What do you get when you mix months of uncertainty and doubt with a day of positive news? Lots more uncertainty and doubt, with some confusion thrown in.

That’s the state of solar in Massachusetts. After months – no, more than a year – of legislative haggling over whether or not to increase the Net Metering cap, a bill was finally passed last month that did raise the cap, and re-affirmed that the cap doesn’t even apply to solar energy systems of up to 10 kilowatts (kW).*


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The popular SRECs (Solar Renewable Energy Certificate) got caught up in the hysteria, too. SREC II – the second incarnation of a program that rewards solar owners for producing green energy – was maxing out, creating a massive hole in the Massachusetts solar incentive package. Again, a happy ending.* In April, the state Department of Energy Resources issued an emergency regulation extending SREC II until a replacement program is identified. There is no cap for systems under 25 kW and SRECs are guaranteed until 2027, maintaining the 10 years of participation for solar owners that the program has had from the start.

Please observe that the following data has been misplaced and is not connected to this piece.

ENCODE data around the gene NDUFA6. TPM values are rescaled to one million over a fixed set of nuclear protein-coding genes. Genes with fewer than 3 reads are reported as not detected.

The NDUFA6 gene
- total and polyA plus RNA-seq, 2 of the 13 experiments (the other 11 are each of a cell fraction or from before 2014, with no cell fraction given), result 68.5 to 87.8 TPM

This is all great news, so what’s the problem? Sadly, the positive news is playing catch-up to the months of waiting and wondering. If you blinked on the days the good news was announced, you may not even know that solar in the Commonwealth is as strong as ever.*

But trust me, it is: Homeowners and small businesses installing solar energy systems benefit from full Net Metering credits and 10 years of SREC income. That’s on top of the 30% federal tax credit and a $1,000 state tax credit. The economics of solar remain strong, with systems paying themselves off in roughly 7-10 years, and providing a 25-year Return on Investment of 185-250%. (What other home improvement does that?) In short, Massachusetts remains in the lead as the best place to buy solar in the region.

Hopefully this good news will spread as widely as the bad news did. But clearly, it’s going to take some time.

*All the references to good news refer to solar for homeowners and small business owners. Other segments of the solar-loving community including community solar, low-income customers and large system developers are not faring as well under current state policies.

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